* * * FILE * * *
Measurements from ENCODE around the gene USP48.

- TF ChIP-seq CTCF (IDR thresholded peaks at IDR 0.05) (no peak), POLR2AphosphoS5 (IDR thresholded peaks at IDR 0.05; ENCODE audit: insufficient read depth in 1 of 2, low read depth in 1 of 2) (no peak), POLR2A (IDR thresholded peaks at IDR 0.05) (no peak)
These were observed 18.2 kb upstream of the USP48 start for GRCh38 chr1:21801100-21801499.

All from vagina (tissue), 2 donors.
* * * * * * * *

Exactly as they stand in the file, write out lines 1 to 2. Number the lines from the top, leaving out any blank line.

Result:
Measurements from ENCODE around the gene USP48.

- TF ChIP-seq CTCF (IDR thresholded peaks at IDR 0.05) (no peak), POLR2AphosphoS5 (IDR thresholded peaks at IDR 0.05; ENCODE audit: insufficient read depth in 1 of 2, low read depth in 1 of 2) (no peak), POLR2A (IDR thresholded peaks at IDR 0.05) (no peak)